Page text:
Monday, August 30, 2004

Newfound Blogger

Craig Howard of Buffalog recently e-mailed me and let me know that he enjoyed something I wrote and linked it in his own blog. Such an unnecessary courtesy, though much appreciated, caused me to check out his blog. I haven't looked through more than the first page, but it looks as though there might be more good things to come. So stop over and see what you think. Note: Here is the post he sent me, in its entirety.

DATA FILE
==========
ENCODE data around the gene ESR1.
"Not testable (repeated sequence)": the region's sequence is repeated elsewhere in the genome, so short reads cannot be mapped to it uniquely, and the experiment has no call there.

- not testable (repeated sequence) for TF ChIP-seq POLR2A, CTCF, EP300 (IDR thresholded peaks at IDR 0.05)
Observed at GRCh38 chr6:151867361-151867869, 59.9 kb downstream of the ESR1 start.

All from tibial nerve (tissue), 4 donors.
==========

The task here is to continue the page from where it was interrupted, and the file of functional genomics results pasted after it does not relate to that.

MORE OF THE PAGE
Seeing the Light Ally thinks back. "And it reminds you of the time the light went on for you and you realized that conservatism was not as dorky as it originally sounded - hell, maybe even those dumb conservatives had a point." I love reading peoples' stories of their journey from left to right, although it's one I never had to make. My grandparents and my parents alike were solid conservatives. And growing up I knew why -- it was discussed and that, I think, made all the difference for me. For my family, conservatism had nothing to do with religion, we were beyond casual about church attendance. And it had nothing to do with money, Dad had a tiny dairy farm in upstate New York and in the good years we might have risen to being considered poor. No, it was all about self-reliance: for each person, each family, and by extension, the country. If you take money from the government (or anyone for that matter), they'll be able to tell you how to lead your life. If you leave your children's care in someone else's hands, you may not like the outcome. And if we ever let ourselves become weak as a nation, we'll really be in a heap of trouble. Now I'm summarizing twenty-some years of parental (and grandparental) guidance into a few obviously simplified sentences; but it all boiled down to the obligation to responsibility for oneself. And I still think it's all true and I'm glad if Ally agrees. [UPDATE:] I just remembered hearing an interview on NPR (you actually listen to NPR, Craig? Yes, I do -- whenever Rush isn't on) a couple weeks ago with the author of a book titled, What's the Matter with Kansas?: How Conservatives Won the Heart of America. The author is trying to answer the age-old question (among liberals) about why so many lower-income people don't all vote Republican. It's confusing to them because the Democrats would give them stuff, so why do they vote against their own apparent self-interest? I haven't read the book and I didn't focus on the interview, but I believe the author's theory is that the Republicans are lying to them or some such nonsense. To me it's rather obvious -- it's the old self-reliance, self-responsibility ethic that hasn't yet disappeared from much of our society.